Felix Salmon writes,

It’s not very often that Brad DeLong and Paul Krugman find themselves epitomizing opposite sides of an issue, but DeLong seems to have become Alan Greenspan’s apologist in chief even as Krugman sticks the knife in to the Maestro today.

Let me make this even more confusing. I agree with Krugman. Concerning Greenspan’s role in supporting President Bush’s tax cuts, Krugman writes,

Suddenly, his greatest concern — the “emerging key fiscal policy need,” he told Congress — was to avert the threat that the federal government might actually pay off all its debt. To avoid this awful outcome, he advocated tax cuts.

I remember Greenspan expressing this worry, and I remember that I did not share it. First of all, anyone who follows Social Security and Medicare knows that worries about the government paying off its debt are unfounded.

More importantly, even if the government did pay off its debt, the Fed could still conduct open market operations by buying, say Fannie Mae or Freddie Mac securities. Yet the Maestro was worrying out loud about his open market operations team not having government debt to play with. It was a real intellectual low point, in my opinion.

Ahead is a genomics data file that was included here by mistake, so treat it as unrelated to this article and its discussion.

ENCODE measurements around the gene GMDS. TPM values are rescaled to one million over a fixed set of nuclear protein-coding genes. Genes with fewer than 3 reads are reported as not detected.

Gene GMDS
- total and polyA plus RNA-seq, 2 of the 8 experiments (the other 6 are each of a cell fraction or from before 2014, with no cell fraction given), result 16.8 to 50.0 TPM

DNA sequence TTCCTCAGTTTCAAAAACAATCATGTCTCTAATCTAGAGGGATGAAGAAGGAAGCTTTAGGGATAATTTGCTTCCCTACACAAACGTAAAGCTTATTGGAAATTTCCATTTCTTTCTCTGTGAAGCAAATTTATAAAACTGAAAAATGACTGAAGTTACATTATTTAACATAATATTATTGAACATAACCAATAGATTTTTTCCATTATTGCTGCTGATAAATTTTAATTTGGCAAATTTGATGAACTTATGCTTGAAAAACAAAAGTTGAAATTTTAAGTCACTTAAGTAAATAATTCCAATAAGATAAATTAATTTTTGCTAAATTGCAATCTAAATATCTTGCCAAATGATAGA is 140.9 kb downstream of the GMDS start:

Of course, according to reports about his new book, Greenspan also believed that invading Iraq for the sake of oil was a good idea. That is also an intellectual low point.

To me, what this shows is that you do not need a great intellect to run the Fed. In fact, I think that the Fed has a much wider margin for error than most people believe. My guess is that if you re-ran history with the Fed Funds rate 50 basis points higher (or lower) for several years, the effect on the economy would not be large. As for all you macro modelers out there, sorry, but I would not consider a model simulation as providing reliable predictions for the result of this thought experiment.

So I cannot share DeLong’s pro-Greenspan sentiments, and I think that Krugman’s anti-Greenspan argument has merit.